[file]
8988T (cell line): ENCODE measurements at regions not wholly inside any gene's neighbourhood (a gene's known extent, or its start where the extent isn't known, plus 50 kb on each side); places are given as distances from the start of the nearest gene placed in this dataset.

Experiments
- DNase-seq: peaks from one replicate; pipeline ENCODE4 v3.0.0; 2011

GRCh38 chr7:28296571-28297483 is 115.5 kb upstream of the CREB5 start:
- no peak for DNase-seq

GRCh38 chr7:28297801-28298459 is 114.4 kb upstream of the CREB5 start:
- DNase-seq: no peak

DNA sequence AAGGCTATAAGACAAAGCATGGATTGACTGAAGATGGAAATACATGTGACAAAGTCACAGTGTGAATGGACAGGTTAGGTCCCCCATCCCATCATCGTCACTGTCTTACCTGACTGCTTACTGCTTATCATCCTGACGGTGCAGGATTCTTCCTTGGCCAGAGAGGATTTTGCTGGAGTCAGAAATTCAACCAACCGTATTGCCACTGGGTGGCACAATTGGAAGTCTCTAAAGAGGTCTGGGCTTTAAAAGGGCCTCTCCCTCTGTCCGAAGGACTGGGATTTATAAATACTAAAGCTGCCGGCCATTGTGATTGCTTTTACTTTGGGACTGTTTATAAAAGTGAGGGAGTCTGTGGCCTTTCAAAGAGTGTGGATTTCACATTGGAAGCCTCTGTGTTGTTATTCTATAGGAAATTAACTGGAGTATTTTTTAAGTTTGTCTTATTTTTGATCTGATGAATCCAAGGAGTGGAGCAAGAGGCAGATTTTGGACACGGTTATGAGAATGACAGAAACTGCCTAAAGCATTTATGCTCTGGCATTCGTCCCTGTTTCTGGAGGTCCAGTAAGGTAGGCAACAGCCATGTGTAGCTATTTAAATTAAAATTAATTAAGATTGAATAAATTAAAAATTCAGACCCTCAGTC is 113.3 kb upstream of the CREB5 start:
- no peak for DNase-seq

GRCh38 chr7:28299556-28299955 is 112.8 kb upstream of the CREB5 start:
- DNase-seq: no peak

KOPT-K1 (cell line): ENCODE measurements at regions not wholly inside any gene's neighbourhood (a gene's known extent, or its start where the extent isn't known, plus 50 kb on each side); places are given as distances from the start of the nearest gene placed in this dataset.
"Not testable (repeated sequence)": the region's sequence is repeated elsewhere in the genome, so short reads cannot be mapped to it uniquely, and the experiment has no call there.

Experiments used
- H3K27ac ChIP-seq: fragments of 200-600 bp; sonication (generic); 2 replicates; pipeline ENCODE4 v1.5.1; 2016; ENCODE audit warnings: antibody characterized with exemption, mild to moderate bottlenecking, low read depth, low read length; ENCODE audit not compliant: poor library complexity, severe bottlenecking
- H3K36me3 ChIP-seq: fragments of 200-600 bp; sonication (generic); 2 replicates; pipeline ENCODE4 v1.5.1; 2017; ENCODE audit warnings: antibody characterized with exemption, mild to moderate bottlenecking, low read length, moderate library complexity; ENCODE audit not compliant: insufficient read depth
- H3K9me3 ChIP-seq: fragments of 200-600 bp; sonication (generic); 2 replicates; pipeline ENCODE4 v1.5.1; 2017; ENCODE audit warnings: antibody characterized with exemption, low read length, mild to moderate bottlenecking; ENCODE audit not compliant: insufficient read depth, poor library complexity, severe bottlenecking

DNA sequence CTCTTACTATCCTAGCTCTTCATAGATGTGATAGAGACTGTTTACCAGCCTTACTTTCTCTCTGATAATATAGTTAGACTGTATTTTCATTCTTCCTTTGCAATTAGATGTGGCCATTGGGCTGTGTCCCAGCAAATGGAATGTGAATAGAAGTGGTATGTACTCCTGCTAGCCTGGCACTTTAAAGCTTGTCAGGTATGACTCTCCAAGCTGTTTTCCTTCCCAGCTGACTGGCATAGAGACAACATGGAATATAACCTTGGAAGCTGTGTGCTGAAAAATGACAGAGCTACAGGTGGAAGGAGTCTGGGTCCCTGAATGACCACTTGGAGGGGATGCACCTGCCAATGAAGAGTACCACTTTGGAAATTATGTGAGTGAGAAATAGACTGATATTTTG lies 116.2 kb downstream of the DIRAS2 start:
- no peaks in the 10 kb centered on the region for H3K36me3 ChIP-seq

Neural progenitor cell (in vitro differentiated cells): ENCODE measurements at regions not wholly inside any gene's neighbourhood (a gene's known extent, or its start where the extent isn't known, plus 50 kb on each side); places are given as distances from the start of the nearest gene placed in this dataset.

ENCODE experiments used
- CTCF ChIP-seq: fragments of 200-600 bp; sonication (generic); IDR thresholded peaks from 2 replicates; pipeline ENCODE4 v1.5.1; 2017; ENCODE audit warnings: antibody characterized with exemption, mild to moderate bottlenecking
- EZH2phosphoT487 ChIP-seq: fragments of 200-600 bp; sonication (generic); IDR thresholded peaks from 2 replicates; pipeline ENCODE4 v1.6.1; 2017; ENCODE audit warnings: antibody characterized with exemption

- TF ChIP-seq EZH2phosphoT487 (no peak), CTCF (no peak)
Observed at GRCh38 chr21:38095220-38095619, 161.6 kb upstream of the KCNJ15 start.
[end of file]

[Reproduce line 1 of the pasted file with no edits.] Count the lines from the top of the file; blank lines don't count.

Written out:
8988T (cell line): ENCODE measurements at regions not wholly inside any gene's neighbourhood (a gene's known extent, or its start where the extent isn't known, plus 50 kb on each side); places are given as distances from the start of the nearest gene placed in this dataset.